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The Real Roots of Arab Anti-Americanism

Discussion in 'Issues Around the World' started by ethics, Oct 28, 2002.

  1. ethics

    ethics Pomp-Dumpster Staff Member

    Since last year's attacks on New York and Washington, the conventional wisdom about the motivation behind such deadly terrorism has gelled. The violence, we are often told, was a reaction to misguided U.S. policies.

    So says Barry Rubin, Director of the Global Research in International Affairs Center in a r<a href="http://www.foreignaffairs.org/20021101faessay9993/barry-rubin/the-real-roots-of-arab-anti-americanism.html">ecent article for Foreign Affairs.</a>

    This explanation, he feels, completely ignores a large amount of evidence to the contrary. To lend credence to his assessment, he points out several largely undiscussed facts that generally lay ignored by critics of American policy in the region.

    One of the traditional arguments is that the United States, down the line, has proven itself to be 'anti-Muslim,' when in fact, he claims, it is not. He cites the U.S. imposed cease-fire between a victorious Israel and a defeated Egypt in 1973, lack of U.S. support for a joint Israeli/British/French plan to overthrow Nasser in 1956, U.S. support for Yasser Arafat in Beiruit in 1982, and American support for the mujihadeen in Afghanistan against the invading Soviets, among other things, as evidence that the United States has sided with Muslims many times in the past.

    I urge everyone to read it.
  2. tke711

    tke711 Oink Oink Staff Member

    Very good read!

    Thanks for sharing that Ethics!
  3. Ugly

    Ugly Fish is Brain Food

    Good post ethics. Ugly
  4. ethics

    ethics Pomp-Dumpster Staff Member

    Danka. Foreign Affairs, NG, and The Atlantic are the magazines I must have in print form. :)
  5. Sierra Mike

    Sierra Mike The Dude Abides Staff Member

    Now all we need to do is have it translated into Arabic and Farsi...

  6. DSL Dan

    DSL Dan Registered User

    Shouldn't display my ignorance like this, but didn't we come to the aid of Muslims in Bosnia?
  7. Sierra Mike

    Sierra Mike The Dude Abides Staff Member

    We did indeed...US forces rolled in to save the Bosniacs.

  8. ethics

    ethics Pomp-Dumpster Staff Member

  9. pupowski

    pupowski Banned

    The essay is propaganda, with liberal use omissions and distortions to buttress the author's case. I do, however, agree with his conclusion about being attacked because we are perceived as weak. I saw Jimmy Carter's refusal to grant the Shah assylum as a major blunder at the time, with long term implications for the region. I believe we are still paying for Carter's cowardice, and the lingering perception it created.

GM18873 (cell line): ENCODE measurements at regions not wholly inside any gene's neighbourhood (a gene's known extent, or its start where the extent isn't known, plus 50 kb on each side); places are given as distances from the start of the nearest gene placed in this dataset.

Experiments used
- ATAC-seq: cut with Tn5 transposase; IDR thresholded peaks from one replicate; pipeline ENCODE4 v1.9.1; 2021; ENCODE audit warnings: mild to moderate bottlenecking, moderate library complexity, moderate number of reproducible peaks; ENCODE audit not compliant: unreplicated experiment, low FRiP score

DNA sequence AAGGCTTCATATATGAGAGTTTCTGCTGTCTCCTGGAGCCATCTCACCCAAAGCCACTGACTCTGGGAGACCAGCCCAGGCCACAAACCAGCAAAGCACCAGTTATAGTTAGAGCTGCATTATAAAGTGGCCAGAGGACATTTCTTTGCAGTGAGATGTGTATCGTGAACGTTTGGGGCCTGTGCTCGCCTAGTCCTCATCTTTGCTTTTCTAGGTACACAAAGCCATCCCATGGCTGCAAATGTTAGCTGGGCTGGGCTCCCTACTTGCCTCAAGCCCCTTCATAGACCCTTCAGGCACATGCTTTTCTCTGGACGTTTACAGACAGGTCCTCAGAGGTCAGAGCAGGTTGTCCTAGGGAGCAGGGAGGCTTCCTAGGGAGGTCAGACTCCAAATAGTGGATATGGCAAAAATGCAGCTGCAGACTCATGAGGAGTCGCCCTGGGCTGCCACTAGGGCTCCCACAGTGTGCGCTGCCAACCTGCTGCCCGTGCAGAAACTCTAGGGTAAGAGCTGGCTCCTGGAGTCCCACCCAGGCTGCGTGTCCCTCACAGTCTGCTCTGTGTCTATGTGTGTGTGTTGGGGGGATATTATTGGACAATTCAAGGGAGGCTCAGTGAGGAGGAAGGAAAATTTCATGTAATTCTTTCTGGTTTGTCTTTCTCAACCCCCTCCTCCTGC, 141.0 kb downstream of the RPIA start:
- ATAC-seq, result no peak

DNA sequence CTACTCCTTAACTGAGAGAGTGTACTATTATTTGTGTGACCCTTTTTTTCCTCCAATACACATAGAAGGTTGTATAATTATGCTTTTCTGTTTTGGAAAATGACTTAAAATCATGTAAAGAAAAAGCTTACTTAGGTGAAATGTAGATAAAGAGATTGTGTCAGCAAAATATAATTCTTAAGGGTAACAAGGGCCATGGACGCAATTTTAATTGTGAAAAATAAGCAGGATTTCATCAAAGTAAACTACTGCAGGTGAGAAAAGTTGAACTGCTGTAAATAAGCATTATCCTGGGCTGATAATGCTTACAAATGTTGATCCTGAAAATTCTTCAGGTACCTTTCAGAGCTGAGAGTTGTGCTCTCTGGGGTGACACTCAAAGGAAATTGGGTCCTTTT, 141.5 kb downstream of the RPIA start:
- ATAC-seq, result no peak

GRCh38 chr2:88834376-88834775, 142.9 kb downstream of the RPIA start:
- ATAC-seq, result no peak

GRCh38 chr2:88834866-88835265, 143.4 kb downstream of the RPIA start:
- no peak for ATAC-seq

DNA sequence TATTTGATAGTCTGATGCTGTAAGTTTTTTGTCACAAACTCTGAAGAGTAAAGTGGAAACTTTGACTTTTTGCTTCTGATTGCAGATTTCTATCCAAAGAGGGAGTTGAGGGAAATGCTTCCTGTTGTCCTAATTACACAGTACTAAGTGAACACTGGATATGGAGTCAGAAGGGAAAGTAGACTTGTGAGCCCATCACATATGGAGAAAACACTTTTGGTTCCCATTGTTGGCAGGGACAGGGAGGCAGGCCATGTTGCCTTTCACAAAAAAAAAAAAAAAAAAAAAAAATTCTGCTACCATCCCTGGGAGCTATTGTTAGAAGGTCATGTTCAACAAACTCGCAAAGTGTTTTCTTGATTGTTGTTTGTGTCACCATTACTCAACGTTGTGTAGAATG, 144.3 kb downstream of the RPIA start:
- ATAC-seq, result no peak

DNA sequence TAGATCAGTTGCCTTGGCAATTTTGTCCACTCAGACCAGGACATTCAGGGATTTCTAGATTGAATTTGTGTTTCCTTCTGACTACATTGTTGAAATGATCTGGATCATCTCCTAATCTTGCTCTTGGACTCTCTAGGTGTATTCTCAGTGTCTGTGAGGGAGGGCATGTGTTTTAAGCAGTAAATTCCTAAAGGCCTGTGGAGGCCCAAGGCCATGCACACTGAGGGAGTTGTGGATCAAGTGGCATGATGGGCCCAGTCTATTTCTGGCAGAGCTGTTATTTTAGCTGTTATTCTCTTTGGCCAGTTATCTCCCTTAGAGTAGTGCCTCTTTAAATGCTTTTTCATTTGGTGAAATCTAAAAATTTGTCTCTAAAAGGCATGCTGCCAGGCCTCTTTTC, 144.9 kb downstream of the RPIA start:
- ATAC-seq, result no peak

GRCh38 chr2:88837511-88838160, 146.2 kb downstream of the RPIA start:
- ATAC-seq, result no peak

10. ethics

    ethics Pomp-Dumpster Staff Member

    The essay is propagand yet you agree with the conclusions?
  11. pupowski

    pupowski Banned

    Correct, regarding the conclusions in question. There is nothing inconsistent about that. People come to the right conclusion by the wrong path all the time. Propaganda can be all lies, all true, or somewhere in between, as this piece is. Context makes the difference, and omissions, distortions, and mis-characterizations are the "art" of mis-information. This article attempts to make a case that US policies have been decidedly pro-arab, but the examples cited are ludicrous and one sided. I would love to see a competent Arab Muslim rebuttal.
  12. ethics

    ethics Pomp-Dumpster Staff Member

    Ah! You actually went by the true meaning of the word propaganda and not what it has evolved in to.

    Ok, I agree actually. :)
  13. Kangaroo

    Kangaroo Passed Away June 15th, 2009

    Perceived weakness is the major reason OBL has targeted us. I recall him calling us a paper tiger, without the fortitude to defend ourselves and therefor ripe for terror attacks. He specifically mentioned the US leaving Mogidishu without Adide, the non-response to the embassy bombings. Ever wonder why the terrorists never fucked with the Soviets? Immediate, bloody and personal reprisals.
  14. wapu

    wapu Veteran Member

    In the 22 years since Carter, 14 have had a Republican in office. the first 12 after Carter in fact. Now that I think of it that way, you are right Reagan and Bush 1 were so ineffective as presidents, they could not overcome the havoc Carter wrought. :rolleyes:

    I agree that Carter's foreign policy was about on par with Bush 2's Domestic Policy, both crap. But to say that Carter is solely responsible for the "cowardice" perception the world has of the US is, at best, an exaggeration. The American <i>people</i> cannot stomach heavy American casualties. Maybe it is still backlash from Vietnam, but I don't think a US president would get re-elected if the nightly news were filled with American flag draped coffins being unloaded from planes that had to fly across an ocean.

    Are things different, post September 11th? I would <i>like</i> to think so, but I don't. We don't think our soldiers should die on other continents, that simple.

  15. pupowski

    pupowski Banned

    I didn't say Carter was solely responsible, nor would I. The lingering problem he created was letting our middle-east allies know they couldn't count on us in a pinch. We had, arguably, no stronger alliance in the gulf region than with the Shah, but we refused him assylum, on his deathbed, in an attempt to avoid confrontation with Khoumeini.

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